Five different reconstructions of the atlantoaxial complex were biomechanically compared in vitro in a nondestructive test.
To determine whether non-bone graft-dependent one-point fixation affords stability levels equivalent to three-point reconstructions.
SUMMARY OF BACKGROUND DATA:
Previous investigations have demonstrated that three-point fixation, using bilateral transarticular screws in combination with posterior wiring, provide the most effective resistance to minimize motion around C1-C2. However, placement of transarticular screws is technically demanding. Posterior wiring techniques affording one-point fixation have failure rates of approximately 15%, with failure considered to be secondary to structural bone graft failures. One-point, non-bone graft-dependent fixations have not been tested.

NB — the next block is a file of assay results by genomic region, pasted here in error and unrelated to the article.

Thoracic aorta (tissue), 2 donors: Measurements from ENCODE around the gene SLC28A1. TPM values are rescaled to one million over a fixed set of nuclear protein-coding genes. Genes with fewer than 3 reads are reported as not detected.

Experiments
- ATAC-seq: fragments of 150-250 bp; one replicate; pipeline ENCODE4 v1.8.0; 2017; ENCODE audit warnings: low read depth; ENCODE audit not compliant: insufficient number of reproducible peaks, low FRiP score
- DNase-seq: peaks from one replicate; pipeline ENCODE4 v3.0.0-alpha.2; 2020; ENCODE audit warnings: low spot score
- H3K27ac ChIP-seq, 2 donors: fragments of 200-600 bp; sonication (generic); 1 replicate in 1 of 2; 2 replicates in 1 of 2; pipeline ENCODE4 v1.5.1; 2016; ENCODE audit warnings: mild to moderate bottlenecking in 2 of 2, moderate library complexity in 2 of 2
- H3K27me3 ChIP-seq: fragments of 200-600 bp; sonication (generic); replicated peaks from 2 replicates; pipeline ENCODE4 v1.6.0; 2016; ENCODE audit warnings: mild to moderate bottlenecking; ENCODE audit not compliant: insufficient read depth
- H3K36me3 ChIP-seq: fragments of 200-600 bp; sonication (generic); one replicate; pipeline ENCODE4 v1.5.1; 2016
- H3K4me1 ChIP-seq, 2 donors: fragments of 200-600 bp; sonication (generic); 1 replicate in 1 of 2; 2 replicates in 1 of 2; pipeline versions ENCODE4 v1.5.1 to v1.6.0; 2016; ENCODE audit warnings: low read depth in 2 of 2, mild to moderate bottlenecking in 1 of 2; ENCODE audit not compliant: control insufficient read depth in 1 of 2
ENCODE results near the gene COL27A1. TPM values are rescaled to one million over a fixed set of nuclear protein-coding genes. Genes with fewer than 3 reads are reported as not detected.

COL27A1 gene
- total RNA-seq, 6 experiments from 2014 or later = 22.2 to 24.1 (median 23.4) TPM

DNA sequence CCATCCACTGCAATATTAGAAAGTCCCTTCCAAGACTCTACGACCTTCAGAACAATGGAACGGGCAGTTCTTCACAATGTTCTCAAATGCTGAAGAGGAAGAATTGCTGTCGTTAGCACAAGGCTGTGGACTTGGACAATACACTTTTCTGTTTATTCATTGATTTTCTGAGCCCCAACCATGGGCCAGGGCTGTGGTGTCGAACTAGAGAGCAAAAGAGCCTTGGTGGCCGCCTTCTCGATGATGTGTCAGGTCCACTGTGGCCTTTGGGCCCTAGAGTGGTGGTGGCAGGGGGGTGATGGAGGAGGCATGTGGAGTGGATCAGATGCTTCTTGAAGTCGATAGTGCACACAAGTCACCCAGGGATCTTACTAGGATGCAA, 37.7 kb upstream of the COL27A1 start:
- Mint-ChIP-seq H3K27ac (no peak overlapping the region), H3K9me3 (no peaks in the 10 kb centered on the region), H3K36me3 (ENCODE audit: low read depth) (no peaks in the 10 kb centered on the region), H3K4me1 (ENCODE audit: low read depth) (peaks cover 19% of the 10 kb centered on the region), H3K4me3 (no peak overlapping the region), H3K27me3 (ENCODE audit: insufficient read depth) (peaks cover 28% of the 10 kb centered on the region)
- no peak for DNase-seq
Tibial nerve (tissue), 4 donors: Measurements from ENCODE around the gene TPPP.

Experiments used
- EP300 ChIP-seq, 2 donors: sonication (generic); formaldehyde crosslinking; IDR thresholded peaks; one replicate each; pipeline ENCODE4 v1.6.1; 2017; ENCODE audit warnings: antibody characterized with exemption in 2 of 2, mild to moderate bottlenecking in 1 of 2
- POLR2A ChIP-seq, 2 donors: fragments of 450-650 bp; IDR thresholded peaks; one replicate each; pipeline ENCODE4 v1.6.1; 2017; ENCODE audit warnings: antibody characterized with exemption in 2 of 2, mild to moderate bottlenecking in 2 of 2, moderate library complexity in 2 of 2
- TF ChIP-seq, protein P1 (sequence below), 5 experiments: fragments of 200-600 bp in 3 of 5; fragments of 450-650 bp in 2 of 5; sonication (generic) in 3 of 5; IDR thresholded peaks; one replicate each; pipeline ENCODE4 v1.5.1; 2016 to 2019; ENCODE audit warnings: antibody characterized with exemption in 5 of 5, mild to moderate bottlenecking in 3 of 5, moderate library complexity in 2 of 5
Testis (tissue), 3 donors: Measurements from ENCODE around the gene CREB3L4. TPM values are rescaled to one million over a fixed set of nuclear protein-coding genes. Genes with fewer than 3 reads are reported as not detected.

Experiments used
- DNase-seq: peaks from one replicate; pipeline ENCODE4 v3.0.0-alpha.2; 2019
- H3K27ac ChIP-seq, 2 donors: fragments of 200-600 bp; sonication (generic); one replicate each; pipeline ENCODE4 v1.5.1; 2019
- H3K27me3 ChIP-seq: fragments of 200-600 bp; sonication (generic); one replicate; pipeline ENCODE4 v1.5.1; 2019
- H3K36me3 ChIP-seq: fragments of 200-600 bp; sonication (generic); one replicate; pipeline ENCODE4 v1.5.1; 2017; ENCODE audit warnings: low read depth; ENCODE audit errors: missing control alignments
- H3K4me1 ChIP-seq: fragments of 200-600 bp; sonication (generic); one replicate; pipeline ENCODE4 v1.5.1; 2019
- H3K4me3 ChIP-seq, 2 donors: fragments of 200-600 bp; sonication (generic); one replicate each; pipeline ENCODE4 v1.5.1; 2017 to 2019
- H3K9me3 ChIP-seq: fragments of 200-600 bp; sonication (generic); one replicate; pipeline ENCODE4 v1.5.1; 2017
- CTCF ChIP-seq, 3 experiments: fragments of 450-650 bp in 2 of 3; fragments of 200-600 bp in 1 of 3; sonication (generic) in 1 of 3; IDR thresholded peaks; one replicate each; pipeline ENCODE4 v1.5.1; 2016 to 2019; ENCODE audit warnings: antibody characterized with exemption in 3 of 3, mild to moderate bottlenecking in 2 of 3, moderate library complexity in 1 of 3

Eight human cervical specimens, C0-C3 were loaded nondestructively. Unconstrained three-dimensional segmental motion was measured. The reconstructions tested were two one-point fixations, one two-point fixation, and two three-point fixations.
Under axial rotation two and three-point reconstructions provided better stiffness than the one-point reconstructions (P < 0.05). During flexion-extension, higher stiffness levels were observed in one- and three-point fixations when compared with the intact spine (P < 0.05). In lateral bending no significant differences were observed among the six groups, although the trend was that reconstructions including transarticular screws provided greater stability than one-point fixations.
The current findings substantiate the use of three-point fixation as the treatment of choice for C1-C2 instability. [l: atlantoaxial fixation, biomechanics, cervical spine, instability, spinal instrumentation, transarticular screws]
2000. Vol. 25, no 22, 2877-2883 p.